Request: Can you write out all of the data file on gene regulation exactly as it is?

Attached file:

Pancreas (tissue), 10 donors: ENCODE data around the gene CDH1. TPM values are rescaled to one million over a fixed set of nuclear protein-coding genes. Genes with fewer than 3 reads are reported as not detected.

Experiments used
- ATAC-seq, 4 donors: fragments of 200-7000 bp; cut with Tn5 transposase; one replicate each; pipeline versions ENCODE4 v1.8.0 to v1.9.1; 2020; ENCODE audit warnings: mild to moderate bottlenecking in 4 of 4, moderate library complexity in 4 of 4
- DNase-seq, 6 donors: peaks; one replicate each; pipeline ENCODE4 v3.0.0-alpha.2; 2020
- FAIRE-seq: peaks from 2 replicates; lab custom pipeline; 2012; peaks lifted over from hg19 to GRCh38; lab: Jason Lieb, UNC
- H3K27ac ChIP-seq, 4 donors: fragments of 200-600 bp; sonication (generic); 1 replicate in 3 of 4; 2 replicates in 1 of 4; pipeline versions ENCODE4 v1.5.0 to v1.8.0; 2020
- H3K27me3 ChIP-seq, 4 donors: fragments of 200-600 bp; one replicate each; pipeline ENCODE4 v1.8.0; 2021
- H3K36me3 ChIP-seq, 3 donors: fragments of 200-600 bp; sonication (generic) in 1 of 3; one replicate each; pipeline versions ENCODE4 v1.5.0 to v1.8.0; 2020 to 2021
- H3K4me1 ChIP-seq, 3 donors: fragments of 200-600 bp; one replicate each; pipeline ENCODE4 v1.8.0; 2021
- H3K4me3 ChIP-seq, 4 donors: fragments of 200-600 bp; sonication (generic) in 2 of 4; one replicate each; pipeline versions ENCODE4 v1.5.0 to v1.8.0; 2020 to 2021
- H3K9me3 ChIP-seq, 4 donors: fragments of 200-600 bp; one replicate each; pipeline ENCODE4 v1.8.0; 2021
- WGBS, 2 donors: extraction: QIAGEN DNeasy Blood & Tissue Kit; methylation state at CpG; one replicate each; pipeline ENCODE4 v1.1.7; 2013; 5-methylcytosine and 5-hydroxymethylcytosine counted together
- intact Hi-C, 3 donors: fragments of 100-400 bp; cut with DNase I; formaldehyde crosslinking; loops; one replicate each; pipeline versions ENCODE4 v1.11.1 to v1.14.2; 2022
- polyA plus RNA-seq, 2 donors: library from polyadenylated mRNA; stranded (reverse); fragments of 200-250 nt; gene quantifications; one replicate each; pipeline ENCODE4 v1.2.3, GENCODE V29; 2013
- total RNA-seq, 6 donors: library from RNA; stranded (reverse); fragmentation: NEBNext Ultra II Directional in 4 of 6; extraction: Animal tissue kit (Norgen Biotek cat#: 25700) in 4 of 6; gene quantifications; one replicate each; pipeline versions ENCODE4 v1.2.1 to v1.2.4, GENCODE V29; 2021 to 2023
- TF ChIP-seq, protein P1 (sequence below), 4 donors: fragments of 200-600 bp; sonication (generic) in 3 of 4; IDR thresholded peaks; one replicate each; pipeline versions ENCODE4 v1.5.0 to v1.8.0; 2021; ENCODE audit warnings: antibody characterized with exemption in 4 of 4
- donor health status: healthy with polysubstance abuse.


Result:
Pancreas (tissue), 10 donors: ENCODE data around the gene CDH1. TPM values are rescaled to one million over a fixed set of nuclear protein-coding genes. Genes with fewer than 3 reads are reported as not detected.

Experiments used
- ATAC-seq, 4 donors: fragments of 200-7000 bp; cut with Tn5 transposase; one replicate each; pipeline versions ENCODE4 v1.8.0 to v1.9.1; 2020; ENCODE audit warnings: mild to moderate bottlenecking in 4 of 4, moderate library complexity in 4 of 4
- DNase-seq, 6 donors: peaks; one replicate each; pipeline ENCODE4 v3.0.0-alpha.2; 2020
- FAIRE-seq: peaks from 2 replicates; lab custom pipeline; 2012; peaks lifted over from hg19 to GRCh38; lab: Jason Lieb, UNC
- H3K27ac ChIP-seq, 4 donors: fragments of 200-600 bp; sonication (generic); 1 replicate in 3 of 4; 2 replicates in 1 of 4; pipeline versions ENCODE4 v1.5.0 to v1.8.0; 2020
- H3K27me3 ChIP-seq, 4 donors: fragments of 200-600 bp; one replicate each; pipeline ENCODE4 v1.8.0; 2021
- H3K36me3 ChIP-seq, 3 donors: fragments of 200-600 bp; sonication (generic) in 1 of 3; one replicate each; pipeline versions ENCODE4 v1.5.0 to v1.8.0; 2020 to 2021
- H3K4me1 ChIP-seq, 3 donors: fragments of 200-600 bp; one replicate each; pipeline ENCODE4 v1.8.0; 2021
- H3K4me3 ChIP-seq, 4 donors: fragments of 200-600 bp; sonication (generic) in 2 of 4; one replicate each; pipeline versions ENCODE4 v1.5.0 to v1.8.0; 2020 to 2021
- H3K9me3 ChIP-seq, 4 donors: fragments of 200-600 bp; one replicate each; pipeline ENCODE4 v1.8.0; 2021
- WGBS, 2 donors: extraction: QIAGEN DNeasy Blood & Tissue Kit; methylation state at CpG; one replicate each; pipeline ENCODE4 v1.1.7; 2013; 5-methylcytosine and 5-hydroxymethylcytosine counted together
- intact Hi-C, 3 donors: fragments of 100-400 bp; cut with DNase I; formaldehyde crosslinking; loops; one replicate each; pipeline versions ENCODE4 v1.11.1 to v1.14.2; 2022
- polyA plus RNA-seq, 2 donors: library from polyadenylated mRNA; stranded (reverse); fragments of 200-250 nt; gene quantifications; one replicate each; pipeline ENCODE4 v1.2.3, GENCODE V29; 2013
- total RNA-seq, 6 donors: library from RNA; stranded (reverse); fragmentation: NEBNext Ultra II Directional in 4 of 6; extraction: Animal tissue kit (Norgen Biotek cat#: 25700) in 4 of 6; gene quantifications; one replicate each; pipeline versions ENCODE4 v1.2.1 to v1.2.4, GENCODE V29; 2021 to 2023
- TF ChIP-seq, protein P1 (sequence below), 4 donors: fragments of 200-600 bp; sonication (generic) in 3 of 4; IDR thresholded peaks; one replicate each; pipeline versions ENCODE4 v1.5.0 to v1.8.0; 2021; ENCODE audit warnings: antibody characterized with exemption in 4 of 4
- donor health status: healthy with polysubstance abuse.